The presidents of the Writers Guild of America on Saturday announced a tentative deal in the monthslong strike that had put on hold the production of new programs and had caused the cancellation of awards shows and threatened others.
"It is an agreement that protects a future in which the Internet becomes the primary means of both content creation and delivery," Patric Verrone and Michael Winship said in an e-mail to members.
The most contentious issue in the talks was residual payments for TV programs and movies distributed on the Internet.
"Within the next five years, most American televisions will be connected to the Internet. The shows and movies you watch on your TV will be downloaded or streamed," the union said in its strike fact sheet.
If the deal is cemented, the union could quickly lift its strike order, allowing dozens of TV shows to return to production and putting thousands of actors, crew members and others back to work as early as Monday.
"Much has been achieved, and while this agreement is neither perfect nor perhaps all that we deserve for the countless hours of hard work and sacrifice, our strike has been a success," wrote Verrone and Winship, the presidents of the Writers Guild of America, West, and Writers Guild of America, East, respectively. The guilds represent 12,000 members, with about 10,000 affected by the strike.
An end to the strike might also salvage the Feb. 24 Academy Awards show, which is facing a possible boycott by writers and sympathetic actors. The writers union has given a picket-free pass to Sunday's Grammy Awards.
Talks were to continue on Saturday in New York and Los Angeles behind closed doors.
If guild members react favorably to the proposed deal, the guild's board could vote Sunday to lift the strike order and the industry could be up and running Monday. This month's Oscars ceremony, which has been under the cloud of a union and actors boycott, also would be a winner.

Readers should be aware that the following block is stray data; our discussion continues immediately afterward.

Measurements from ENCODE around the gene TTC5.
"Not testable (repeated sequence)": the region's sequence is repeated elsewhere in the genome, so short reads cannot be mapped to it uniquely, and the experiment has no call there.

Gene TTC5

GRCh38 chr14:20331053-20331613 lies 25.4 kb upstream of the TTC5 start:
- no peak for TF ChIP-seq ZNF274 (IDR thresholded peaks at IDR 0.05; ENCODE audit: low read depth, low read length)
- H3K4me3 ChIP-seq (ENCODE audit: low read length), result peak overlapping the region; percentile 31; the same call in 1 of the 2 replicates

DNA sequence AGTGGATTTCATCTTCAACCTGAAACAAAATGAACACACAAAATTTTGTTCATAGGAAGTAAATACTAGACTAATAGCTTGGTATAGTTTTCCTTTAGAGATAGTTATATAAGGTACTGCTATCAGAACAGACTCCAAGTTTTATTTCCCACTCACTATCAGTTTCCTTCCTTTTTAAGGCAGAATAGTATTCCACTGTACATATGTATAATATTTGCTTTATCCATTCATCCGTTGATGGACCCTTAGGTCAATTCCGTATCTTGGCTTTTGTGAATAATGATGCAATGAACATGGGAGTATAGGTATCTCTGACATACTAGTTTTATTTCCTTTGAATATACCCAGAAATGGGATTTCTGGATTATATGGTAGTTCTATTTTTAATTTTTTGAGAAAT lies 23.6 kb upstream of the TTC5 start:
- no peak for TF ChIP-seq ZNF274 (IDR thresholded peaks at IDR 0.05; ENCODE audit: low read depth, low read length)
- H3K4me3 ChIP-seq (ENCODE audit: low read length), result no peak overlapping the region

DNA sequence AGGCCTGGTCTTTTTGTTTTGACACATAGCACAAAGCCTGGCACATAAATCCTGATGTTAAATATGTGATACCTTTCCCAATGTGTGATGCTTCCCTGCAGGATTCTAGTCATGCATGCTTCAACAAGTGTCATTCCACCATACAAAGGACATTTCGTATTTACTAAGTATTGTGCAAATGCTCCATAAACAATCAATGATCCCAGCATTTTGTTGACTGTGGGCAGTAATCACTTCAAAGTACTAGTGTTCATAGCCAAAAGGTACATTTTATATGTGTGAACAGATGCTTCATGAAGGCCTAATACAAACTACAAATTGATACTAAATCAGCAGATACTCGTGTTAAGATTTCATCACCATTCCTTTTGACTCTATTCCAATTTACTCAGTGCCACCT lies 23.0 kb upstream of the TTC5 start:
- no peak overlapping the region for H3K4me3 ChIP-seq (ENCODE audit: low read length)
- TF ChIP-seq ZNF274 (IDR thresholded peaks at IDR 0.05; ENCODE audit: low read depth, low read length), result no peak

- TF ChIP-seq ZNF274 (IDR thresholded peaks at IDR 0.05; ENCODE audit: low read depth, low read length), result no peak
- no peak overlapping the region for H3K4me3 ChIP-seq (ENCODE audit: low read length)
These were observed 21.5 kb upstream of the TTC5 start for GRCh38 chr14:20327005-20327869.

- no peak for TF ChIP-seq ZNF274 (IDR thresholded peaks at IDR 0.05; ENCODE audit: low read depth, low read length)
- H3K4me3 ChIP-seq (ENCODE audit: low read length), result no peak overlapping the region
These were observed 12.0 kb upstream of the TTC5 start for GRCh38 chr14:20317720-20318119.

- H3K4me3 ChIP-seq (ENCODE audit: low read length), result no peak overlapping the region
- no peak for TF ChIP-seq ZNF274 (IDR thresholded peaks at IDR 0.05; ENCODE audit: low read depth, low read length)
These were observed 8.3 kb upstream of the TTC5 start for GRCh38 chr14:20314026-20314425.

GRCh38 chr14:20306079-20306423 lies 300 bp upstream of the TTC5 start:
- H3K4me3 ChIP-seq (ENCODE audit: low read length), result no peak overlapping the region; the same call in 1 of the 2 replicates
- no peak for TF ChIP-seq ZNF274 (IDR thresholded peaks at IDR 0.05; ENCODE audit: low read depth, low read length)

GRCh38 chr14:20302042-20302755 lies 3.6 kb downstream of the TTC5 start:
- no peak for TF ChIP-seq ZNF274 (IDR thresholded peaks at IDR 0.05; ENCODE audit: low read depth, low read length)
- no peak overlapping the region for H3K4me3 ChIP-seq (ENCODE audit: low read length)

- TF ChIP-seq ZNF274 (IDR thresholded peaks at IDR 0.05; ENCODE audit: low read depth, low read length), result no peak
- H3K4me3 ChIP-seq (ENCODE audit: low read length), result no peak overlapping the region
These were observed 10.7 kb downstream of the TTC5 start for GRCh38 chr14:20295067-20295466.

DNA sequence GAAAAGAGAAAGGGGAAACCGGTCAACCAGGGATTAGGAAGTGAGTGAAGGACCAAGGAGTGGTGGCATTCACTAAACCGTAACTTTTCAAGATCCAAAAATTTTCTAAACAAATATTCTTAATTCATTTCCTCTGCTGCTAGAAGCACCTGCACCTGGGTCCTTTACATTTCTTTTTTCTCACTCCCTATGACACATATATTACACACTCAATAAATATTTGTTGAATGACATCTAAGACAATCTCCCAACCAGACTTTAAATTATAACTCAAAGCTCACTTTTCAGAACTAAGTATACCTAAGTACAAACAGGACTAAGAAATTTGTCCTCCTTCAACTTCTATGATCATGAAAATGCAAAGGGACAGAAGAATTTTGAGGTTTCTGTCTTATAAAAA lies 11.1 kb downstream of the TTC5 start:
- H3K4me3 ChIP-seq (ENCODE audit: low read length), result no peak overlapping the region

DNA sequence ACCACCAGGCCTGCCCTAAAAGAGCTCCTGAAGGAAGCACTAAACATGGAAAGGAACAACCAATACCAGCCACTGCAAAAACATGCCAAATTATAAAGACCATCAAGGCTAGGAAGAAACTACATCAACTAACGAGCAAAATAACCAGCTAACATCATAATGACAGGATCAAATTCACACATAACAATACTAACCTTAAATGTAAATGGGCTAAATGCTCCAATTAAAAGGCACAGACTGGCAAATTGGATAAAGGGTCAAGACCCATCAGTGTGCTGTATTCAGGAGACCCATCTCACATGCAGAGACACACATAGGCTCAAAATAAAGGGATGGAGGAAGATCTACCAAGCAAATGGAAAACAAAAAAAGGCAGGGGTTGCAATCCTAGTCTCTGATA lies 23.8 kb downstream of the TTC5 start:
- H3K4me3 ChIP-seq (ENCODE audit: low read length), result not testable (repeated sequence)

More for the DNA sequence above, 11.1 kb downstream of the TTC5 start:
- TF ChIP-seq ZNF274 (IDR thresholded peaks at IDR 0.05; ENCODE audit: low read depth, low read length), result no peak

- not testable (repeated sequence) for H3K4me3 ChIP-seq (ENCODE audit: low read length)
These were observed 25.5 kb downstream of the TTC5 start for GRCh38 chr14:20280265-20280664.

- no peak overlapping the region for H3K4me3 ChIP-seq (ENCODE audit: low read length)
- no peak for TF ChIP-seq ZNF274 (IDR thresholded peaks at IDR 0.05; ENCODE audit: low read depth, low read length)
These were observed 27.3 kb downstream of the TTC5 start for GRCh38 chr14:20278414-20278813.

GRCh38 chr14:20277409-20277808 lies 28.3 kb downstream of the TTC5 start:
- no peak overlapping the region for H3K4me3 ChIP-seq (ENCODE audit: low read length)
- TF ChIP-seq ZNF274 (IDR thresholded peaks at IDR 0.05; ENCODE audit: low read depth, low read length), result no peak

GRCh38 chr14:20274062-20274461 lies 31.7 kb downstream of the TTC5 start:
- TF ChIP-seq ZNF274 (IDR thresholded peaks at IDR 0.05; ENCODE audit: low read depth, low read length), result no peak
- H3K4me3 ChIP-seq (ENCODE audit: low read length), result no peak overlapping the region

Sunday's Grammy Awards ceremony has a picket-free pass from the union.
An outline of the three-year deal was reached in recent talks between media executives and the guild, with lawyers then drafting the contract language that was concluded Friday.
According to the guild's summary, the deal provides union jurisdiction over projects created for the Internet based on certain guidelines, sets compensation for streamed, ad-supported programs and increases residuals for downloaded movies and TV programs.
The writers deal is similar to one reached last month by the Directors Guild of America, including a provision that compensation for ad-supported streaming doesn't kick in until after a window of between 17 to 24 days deemed "promotional" by the studios.
Writers would get a maximum $1,200 flat fee for streamed programs in the deal's first two years and then get a percentage of a distributor's gross in year three — the last point an improvement on the directors deal, which remains at the flat payment rate.
The guild and the Alliance of Motion Picture and Television Producers, which represents studios, have not publicly commented on the proposed contract because of a joint media blackout.
One observer said the guild gained ground in the deal but not as much as it wanted.
"It's a mixed deal but far better than the writers would have been able to get three months ago. The strike was a qualified success," said Jonathan Handel, an entertainment attorney with the TroyGould firm and a former associate counsel for the writers guild.
The walkout "paved the way for the directors to get a better deal than they would otherwise have gotten. That in turn became the foundation for further improvements the writers achieved," Handel said.
In conclusion, the presidents wrote: "We must fight to get decent working conditions and benefits for writers of reality TV, animation, and any other genre in which writers do not have a WGA contract."
The Associated Press contributed to this report.